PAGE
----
New Parliament, Old Governance

For instance, in expunging Rahul Gandhi’s comments, Speaker Om Birla’s partisanship was on full display.

4 min read

India’s recent parliamentary elections were hailed as having saved its democracy. Many Indians were critical of Prime Minister Modi’s authoritarian style of governance. Since the BJP lost its outright majority, they believed he would be more restrained and accommodating of other parties.

However, soon after the new political configuration, parliamentary proceedings and government actions show that India continues to be an “Electoral Autocracy,” where elections are held, but governance is autocratic.

If Modi's critics expected a humbled man after the elections, there are no such signs. “Modi is still strong,” he declared in a two-hour speech in Parliament last week. “I want to assure all Indian people that Modi is not one to be scared and nor will be his government.”

Such bluster is remarkable given that the recent election results were globally perceived to be a serious blow to Modi’s standing. Not only did his party lose 92 of its 303 Lok Sabha seats, but the verdict was a personal defeat as he was the star of the BJP campaign.

The elections also revived a dying Opposition under a brand-new alliance led by the Congress Party’s Rahul Gandhi, Modi’s chief rival.


Balanced Election Results Don’t Necessarily Translate Into Good Governance

The BJP’s opposers were delighted with the results which were an impressive display of the Indian democracy’s pluralism. The verdict forced Modi to form a coalition. His BJP-led National Democratic Alliance (NDA) government now depends on support from 14 different parties, most with only one or two parliamentary seats. The Telugu Desam Party (TDP) and Janata Dal [United] (JD[U]), both regional parties, are the two largest partners, with 28 seats between them.

However, balanced election results don’t necessarily translate into good governance, since our system of government is inherently authoritarian. Unlike the US Presidential system, India’s parliamentary system doesn’t separate executive and legislative powers, give state and local governments independent control, or allow Members of Parliament to vote against their parties.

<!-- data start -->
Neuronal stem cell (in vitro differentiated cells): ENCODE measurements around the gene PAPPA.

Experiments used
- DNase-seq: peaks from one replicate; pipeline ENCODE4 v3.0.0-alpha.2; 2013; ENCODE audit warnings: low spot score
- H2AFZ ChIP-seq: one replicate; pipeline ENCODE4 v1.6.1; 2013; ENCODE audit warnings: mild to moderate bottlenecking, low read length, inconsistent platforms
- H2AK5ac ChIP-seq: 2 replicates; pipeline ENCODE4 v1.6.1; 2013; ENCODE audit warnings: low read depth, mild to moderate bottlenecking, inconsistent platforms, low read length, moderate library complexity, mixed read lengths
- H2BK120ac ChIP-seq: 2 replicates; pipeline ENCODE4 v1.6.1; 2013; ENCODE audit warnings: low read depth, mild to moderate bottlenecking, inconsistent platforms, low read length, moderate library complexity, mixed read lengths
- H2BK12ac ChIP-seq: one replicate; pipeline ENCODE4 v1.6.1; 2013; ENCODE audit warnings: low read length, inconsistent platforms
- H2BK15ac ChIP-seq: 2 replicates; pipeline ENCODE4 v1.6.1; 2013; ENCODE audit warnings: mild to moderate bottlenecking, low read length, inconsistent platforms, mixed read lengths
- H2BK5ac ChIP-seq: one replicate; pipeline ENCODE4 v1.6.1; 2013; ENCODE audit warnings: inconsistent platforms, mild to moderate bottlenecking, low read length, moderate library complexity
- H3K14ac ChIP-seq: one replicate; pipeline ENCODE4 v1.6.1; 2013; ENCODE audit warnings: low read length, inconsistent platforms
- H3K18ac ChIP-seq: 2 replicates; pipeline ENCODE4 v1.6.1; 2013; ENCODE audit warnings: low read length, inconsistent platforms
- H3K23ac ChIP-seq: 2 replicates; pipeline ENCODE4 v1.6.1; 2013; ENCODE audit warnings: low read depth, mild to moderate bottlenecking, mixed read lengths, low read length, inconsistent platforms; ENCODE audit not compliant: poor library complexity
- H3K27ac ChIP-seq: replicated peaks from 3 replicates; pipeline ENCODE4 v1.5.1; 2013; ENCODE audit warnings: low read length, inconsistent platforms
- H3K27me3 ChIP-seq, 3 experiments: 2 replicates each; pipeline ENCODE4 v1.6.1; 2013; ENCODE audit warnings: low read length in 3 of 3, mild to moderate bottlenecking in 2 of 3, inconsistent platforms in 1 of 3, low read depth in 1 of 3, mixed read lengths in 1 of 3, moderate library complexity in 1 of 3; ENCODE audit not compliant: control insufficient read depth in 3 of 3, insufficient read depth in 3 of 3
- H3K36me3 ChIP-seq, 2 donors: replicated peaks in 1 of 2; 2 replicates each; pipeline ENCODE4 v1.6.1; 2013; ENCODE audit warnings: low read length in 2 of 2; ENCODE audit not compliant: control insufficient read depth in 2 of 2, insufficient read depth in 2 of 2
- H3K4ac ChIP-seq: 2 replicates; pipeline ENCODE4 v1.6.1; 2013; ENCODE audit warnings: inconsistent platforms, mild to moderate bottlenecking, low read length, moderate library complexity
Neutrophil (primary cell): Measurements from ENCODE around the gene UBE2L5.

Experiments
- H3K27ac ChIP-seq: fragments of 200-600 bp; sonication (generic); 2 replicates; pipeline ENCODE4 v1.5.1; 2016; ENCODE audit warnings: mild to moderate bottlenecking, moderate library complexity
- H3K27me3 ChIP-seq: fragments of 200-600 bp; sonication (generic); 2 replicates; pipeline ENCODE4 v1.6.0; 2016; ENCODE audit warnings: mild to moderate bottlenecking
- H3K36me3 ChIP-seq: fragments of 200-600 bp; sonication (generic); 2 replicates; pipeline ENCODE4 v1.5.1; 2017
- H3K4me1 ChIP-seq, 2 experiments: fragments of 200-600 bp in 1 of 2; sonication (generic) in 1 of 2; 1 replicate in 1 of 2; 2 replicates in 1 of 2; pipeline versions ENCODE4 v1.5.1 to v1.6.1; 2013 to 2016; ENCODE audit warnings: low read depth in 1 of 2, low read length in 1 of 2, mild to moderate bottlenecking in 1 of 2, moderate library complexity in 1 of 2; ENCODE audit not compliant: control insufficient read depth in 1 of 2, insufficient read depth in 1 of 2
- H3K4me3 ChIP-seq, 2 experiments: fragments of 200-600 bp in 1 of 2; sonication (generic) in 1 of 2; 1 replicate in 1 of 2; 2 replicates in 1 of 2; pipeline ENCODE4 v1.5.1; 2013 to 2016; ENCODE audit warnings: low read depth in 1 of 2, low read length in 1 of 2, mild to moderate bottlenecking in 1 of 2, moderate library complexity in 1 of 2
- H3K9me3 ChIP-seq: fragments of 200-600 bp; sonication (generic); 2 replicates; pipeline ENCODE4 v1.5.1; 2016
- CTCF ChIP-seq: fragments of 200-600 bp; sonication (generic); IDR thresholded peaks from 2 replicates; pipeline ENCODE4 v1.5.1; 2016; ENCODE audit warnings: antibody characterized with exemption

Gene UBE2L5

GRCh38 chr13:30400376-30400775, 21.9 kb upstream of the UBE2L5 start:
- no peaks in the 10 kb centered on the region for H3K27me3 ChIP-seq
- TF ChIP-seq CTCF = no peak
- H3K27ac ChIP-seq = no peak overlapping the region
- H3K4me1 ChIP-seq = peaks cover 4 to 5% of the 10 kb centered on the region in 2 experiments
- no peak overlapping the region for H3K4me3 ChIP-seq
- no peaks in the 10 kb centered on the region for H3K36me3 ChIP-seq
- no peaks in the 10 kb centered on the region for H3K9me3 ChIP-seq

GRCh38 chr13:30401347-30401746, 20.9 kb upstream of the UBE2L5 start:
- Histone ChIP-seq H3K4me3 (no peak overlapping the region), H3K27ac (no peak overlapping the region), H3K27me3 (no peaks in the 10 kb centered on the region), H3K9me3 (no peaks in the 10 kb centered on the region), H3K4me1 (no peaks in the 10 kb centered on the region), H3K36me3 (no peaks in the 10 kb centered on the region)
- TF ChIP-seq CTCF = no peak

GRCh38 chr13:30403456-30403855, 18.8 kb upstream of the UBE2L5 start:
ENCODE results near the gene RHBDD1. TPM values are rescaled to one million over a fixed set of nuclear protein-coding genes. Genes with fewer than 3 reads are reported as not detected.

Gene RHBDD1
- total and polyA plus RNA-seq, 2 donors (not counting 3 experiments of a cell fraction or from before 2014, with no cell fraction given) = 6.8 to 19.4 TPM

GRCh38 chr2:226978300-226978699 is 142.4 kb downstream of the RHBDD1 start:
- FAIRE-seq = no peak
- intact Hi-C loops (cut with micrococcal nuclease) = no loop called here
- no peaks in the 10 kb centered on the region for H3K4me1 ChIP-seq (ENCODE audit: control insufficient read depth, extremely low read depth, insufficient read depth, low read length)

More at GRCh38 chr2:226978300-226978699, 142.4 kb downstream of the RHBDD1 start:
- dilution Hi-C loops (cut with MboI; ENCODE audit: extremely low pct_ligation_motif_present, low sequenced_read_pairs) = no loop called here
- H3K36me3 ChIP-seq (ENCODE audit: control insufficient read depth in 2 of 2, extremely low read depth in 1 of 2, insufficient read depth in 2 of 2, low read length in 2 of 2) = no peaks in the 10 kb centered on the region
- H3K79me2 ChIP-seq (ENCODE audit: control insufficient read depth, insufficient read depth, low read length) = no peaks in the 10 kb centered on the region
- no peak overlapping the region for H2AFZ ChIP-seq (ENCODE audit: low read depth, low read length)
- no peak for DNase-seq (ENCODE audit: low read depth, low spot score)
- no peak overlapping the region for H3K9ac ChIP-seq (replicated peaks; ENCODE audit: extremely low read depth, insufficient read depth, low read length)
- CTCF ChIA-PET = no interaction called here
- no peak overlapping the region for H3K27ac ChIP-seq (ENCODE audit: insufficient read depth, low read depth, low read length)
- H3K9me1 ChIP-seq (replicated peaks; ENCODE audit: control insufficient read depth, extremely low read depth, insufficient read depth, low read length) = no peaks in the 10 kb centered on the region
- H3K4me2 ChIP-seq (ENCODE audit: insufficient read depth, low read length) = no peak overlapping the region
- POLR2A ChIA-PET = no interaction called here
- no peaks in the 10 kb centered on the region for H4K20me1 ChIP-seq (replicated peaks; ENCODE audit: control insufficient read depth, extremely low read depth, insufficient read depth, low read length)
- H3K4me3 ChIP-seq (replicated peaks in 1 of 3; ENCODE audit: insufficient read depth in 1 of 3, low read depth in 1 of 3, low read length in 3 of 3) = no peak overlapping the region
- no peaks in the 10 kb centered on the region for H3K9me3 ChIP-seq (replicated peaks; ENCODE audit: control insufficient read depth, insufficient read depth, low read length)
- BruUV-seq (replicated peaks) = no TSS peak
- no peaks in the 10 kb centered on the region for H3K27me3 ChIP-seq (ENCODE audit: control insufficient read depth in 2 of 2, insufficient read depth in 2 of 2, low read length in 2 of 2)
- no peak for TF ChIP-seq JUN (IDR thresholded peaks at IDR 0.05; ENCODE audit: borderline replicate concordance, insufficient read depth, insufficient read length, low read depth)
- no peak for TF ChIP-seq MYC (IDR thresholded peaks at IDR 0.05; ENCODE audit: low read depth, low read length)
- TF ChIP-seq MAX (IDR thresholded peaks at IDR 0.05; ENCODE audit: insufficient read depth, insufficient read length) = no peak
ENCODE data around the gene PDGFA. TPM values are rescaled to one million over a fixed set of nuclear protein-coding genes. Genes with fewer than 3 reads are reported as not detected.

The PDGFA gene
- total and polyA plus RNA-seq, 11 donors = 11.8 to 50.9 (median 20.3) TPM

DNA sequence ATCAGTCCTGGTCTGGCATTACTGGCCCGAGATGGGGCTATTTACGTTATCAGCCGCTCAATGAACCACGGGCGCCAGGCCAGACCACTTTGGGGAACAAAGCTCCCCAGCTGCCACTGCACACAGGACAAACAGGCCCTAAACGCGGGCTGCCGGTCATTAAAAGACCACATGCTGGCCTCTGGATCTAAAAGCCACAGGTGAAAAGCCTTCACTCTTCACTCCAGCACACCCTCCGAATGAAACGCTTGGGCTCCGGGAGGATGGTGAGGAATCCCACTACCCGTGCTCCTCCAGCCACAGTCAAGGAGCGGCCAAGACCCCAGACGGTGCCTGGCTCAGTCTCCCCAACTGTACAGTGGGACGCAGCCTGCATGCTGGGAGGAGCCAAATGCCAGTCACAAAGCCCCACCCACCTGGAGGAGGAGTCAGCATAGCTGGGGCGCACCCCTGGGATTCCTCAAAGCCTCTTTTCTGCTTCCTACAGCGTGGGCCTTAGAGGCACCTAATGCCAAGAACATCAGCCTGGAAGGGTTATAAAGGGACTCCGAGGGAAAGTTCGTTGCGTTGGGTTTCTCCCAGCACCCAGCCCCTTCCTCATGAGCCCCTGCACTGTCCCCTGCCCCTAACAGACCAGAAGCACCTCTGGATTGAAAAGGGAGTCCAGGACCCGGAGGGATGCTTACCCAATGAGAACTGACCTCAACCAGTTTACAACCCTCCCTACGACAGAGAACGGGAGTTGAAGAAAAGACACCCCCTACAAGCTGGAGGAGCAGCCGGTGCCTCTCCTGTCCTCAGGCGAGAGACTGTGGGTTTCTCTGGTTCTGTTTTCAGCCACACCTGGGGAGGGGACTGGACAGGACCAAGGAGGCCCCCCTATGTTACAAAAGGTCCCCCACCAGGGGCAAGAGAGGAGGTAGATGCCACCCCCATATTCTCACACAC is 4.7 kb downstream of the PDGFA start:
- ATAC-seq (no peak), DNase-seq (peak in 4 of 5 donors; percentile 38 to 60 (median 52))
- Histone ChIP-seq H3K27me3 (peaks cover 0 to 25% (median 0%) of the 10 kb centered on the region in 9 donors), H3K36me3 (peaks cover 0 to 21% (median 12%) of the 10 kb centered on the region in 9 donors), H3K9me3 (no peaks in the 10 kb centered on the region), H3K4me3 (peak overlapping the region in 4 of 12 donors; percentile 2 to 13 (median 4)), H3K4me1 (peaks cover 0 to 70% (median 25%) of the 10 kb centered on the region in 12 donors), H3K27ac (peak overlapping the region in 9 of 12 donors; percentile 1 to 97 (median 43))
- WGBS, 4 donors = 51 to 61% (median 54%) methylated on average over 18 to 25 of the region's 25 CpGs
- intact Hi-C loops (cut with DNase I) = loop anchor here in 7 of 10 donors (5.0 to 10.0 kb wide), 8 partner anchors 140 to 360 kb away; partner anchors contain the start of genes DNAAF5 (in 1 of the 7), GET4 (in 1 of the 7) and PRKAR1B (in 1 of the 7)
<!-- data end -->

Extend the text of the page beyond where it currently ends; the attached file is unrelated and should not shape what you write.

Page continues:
Instead, it grants the Prime Minister monarch-like power, allowing them to act arbitrarily with regard to laws, investigative agencies, party apparatus, taxpayer money, and so on. India has seen all-powerful PMs before in Jawaharlal Nehru and Indira Gandhi.

The new Modi government is no different from the last one. Loyalists have been assigned to key portfolios, with no change in the top four ministries. The Home Ministry stays with Amit Shah, Finance with Nirmala Sitharaman, External Affairs with S. Jaishankar and Defense with Rajnath Singh. Eight Cabinet committees were reconstituted, but Modi remains at the helm of nearly all.

Such a leader cannot be restrained by a coalition, especially when the coalition partners are as small and regional as the NDA. Both TDP and JDU are interested only in securing money and support for their regional aspirations and have squarely fallen in line with the BJP. Not even a word of protest was heard when staunch BJP leader Om Birla was reappointed Speaker of the Lok Sabha.